THIS IS AN EXERCISE: THIS IS NOT A REAL EVENT.
FOR IMMEDIATE RELEASE: June 11, 2008, 1 p.m.
Contact: Vermont Health Department
BURLINGTON – The Department of Health has confirmed that Vermont is the first state in the United States with confirmed cases of H5N1, the so-called bird flu.
At a press conference Wednesday afternoon, state officials said the Vermont Department of Health laboratory preliminarily confirmed the cases and had sent samples to the U.S. Centers for Disease Control, in Atlanta, for confirmation. Results should beknown within 24 hours.
“This is a time of concern for all Vermonters,” said Health Commissioner Sharon Moffatt. “We are here to tell you as much as we know about the status of a possible, limited human-to-human transmission of H5N1 in Vermont.”
A small number of patients were admitted overnight to seven Vermont hospitals with flu-like symptoms, including high fever and severe respiratory symptoms.
All are receiving treatment, Moffatt said.
The department is in the process of confirming the exact number of patients at Vermont hospitals.
“What we know so far is that Fletcher Allen Health Care has admitted 15 patients and six are on ventilators,” said Moffatt. “Grace Cottage Hospital has reported 10 patients with H5N1 and Copley Hospital has reported four cases. Again, patients are receiving proper care and treatment.”
The World Health Organization declared a “Phase 4” of an influenza pandemic early Wednesday morning after confirming a limited human-to-human transmission of the influenza A H5N1 in Romania.
The CDC quickly authorized the activation of the Strategic National Stockpile to begin distribution of critical medical supplies in preparation for a possible pandemic in the United States.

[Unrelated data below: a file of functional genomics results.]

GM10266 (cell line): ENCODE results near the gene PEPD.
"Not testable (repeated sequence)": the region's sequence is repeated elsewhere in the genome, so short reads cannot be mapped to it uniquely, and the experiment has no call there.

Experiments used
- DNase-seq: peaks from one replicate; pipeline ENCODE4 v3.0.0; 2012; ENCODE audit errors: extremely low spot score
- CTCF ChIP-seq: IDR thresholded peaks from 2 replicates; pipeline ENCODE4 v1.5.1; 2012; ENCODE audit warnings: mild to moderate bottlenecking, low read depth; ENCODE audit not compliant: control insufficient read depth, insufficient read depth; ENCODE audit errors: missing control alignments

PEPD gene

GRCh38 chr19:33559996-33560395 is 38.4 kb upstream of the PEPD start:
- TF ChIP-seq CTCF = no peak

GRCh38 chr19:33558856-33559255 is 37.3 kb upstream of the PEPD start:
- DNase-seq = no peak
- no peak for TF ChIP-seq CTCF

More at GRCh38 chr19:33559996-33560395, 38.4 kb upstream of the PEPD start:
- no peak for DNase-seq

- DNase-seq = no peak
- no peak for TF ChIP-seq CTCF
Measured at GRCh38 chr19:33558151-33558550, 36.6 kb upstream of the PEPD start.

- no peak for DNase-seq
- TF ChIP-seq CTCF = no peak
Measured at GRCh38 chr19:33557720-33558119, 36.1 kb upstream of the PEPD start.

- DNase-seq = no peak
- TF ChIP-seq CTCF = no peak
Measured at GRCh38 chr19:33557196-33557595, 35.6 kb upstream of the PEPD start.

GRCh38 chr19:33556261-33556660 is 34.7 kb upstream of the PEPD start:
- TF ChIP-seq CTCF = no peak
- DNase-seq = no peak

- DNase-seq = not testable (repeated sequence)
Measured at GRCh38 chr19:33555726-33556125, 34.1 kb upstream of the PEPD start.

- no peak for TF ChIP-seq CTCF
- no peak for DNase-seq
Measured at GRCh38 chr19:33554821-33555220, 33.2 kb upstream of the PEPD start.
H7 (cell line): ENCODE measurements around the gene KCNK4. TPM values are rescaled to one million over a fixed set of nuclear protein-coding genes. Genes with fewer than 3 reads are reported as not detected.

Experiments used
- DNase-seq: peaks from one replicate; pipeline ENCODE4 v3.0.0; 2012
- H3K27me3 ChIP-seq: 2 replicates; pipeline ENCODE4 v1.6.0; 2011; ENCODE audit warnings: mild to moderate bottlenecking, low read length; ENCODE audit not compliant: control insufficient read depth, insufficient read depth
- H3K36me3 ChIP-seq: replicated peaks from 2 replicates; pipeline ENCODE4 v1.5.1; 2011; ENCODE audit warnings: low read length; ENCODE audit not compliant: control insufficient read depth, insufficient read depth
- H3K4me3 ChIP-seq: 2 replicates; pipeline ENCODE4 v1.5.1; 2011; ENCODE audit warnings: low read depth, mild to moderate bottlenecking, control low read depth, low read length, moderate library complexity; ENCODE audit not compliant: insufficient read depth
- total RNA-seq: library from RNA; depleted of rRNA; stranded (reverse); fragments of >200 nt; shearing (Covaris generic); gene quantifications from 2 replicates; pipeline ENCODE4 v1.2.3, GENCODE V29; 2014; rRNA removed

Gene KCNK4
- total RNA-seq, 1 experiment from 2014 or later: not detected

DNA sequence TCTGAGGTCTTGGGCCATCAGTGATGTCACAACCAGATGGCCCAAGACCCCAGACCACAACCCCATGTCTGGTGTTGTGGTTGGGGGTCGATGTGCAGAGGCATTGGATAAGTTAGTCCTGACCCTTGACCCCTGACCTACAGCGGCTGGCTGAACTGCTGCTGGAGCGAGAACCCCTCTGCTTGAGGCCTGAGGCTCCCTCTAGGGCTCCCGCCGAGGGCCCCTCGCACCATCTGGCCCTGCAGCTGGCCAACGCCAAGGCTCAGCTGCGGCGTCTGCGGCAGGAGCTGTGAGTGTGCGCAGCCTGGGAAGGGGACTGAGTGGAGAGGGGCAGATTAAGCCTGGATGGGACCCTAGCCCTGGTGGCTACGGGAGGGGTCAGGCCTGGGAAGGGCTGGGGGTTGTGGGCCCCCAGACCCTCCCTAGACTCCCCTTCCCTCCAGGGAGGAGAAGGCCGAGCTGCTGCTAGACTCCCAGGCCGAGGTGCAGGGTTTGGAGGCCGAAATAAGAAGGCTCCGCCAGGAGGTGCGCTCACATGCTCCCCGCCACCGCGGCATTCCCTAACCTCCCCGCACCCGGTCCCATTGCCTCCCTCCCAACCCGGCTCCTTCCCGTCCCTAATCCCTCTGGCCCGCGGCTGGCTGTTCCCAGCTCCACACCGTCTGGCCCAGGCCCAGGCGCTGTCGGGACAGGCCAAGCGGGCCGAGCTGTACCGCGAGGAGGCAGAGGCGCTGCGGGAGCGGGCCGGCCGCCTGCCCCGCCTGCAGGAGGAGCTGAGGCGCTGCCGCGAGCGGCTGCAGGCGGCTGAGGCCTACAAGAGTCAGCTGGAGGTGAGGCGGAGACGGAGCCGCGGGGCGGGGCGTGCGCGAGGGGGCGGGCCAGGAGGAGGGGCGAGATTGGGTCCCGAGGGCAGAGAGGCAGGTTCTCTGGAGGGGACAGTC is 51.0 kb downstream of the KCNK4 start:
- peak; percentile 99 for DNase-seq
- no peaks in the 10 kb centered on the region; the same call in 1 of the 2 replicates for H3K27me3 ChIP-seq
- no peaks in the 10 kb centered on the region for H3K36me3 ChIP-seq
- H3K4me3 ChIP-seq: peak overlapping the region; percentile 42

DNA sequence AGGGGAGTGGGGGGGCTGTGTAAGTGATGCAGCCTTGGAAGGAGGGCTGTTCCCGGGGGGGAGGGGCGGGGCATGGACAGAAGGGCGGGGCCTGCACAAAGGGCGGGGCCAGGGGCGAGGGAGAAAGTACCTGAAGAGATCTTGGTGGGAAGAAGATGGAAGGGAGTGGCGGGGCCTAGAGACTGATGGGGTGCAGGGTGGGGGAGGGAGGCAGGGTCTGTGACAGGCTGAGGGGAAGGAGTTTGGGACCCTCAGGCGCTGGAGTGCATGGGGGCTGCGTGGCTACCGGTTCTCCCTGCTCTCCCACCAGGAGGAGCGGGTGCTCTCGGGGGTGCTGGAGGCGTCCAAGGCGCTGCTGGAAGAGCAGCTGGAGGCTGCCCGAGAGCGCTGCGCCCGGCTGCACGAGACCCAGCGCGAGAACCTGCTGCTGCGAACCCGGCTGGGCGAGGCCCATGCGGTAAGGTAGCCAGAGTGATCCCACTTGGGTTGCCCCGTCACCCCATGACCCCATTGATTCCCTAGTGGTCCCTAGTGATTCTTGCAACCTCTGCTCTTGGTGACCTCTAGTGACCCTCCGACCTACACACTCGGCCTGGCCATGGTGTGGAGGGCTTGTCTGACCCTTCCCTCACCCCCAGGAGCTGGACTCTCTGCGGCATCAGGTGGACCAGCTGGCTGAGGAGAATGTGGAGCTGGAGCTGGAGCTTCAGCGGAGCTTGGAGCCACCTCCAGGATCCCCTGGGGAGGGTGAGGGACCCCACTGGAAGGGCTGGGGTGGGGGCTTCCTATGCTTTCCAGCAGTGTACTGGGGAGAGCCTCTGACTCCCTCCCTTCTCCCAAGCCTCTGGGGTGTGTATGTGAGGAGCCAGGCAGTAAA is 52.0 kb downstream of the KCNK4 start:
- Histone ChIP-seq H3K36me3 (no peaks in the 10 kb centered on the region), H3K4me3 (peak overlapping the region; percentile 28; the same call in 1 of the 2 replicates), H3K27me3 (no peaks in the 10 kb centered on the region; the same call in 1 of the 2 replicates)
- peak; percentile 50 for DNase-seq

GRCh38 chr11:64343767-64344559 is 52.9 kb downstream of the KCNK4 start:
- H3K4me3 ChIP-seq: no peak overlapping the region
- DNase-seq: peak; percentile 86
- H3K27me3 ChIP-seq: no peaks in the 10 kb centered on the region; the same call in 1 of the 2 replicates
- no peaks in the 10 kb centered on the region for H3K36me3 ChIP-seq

Treatment for H5N1 may include antiviral drugs Tamiflu and Relenza and other forms of care.
While Vermont is the only state with confirmed cases of H5N1, there are reports of unconfirmed cases in northern New York and New Hampshire. There area also confirmed cases reported in Canada, with one confirmed death from the disease.
The CDC has placed restrictions on hospitals and emergency responders from transporting people with flu-like symptoms across state lines. Mutual restrictions apply between Vermont and Canada.
“We are coordinating with other state agencies and with health system partners to provide guidance on clinical management and infection control,” Moffatt said. “All the appropriate controls are in place and we watching the situation closely but are confident that we have the resources to deal with this health emergency.”
Moffatt said the Health Department is particularly concerned about individuals who have traveled to Romania within the last 10 days, or who have a temperature greater than 104 degrees Fahrenheit or have been diagnosed with pneumonia, acute respiratory distress syndrome (ARDS) or other severe respiratory illness.
If anyone has meets these criteria, they should contact their medical provider immediately, Moffatt said.
Likewise, people who have been in close contact – within 3 feet – with a person confirmed or suspected to have H5N1, should speak to their medical provider about being tested even if they don’t show symptoms. It is possible to be infected and capable of spreading the virus, even when not showing symptoms.
The illness is highly contagious and Vermonters can help protect themselves, their families and households from the H5N1 virus by:
- Wash your hands frequently and thoroughly with warm water and soap for 20 seconds.
- Make sure to wash your hands before eating, or touching your eyes, nose and mouth.
- If caring for ill persons, wash hands after providing assistance.
- Always wash your hands after sneezing, blowing your nose, coughing or after touching used tissues or handkerchiefs.
- If hand washing is not possible, use an alcohol-based hand cleaner.
- Avoid touching your mouth, nose and eyes. When coughing and sneezing, cover your mouth and nose with a tissue, or cough and sneeze into your upper sleeve. Put used tissues in the trash.
- Don’t share items such as cigarettes, towels, lipstick, toys or anything else that might be contaminated with germs. Don’t share food, utensils or beverage containers with others.
- Stay home if you are sick.
- Minimize your exposure to ill people as much as possible. During a flue pandemic, this may mean avoiding large social gatherings and events, such as concerts, movie theaters and sports venues.
For questions and more information, call the statewide 2-1-1 line or visit the Web site: www.healthvermont.gov.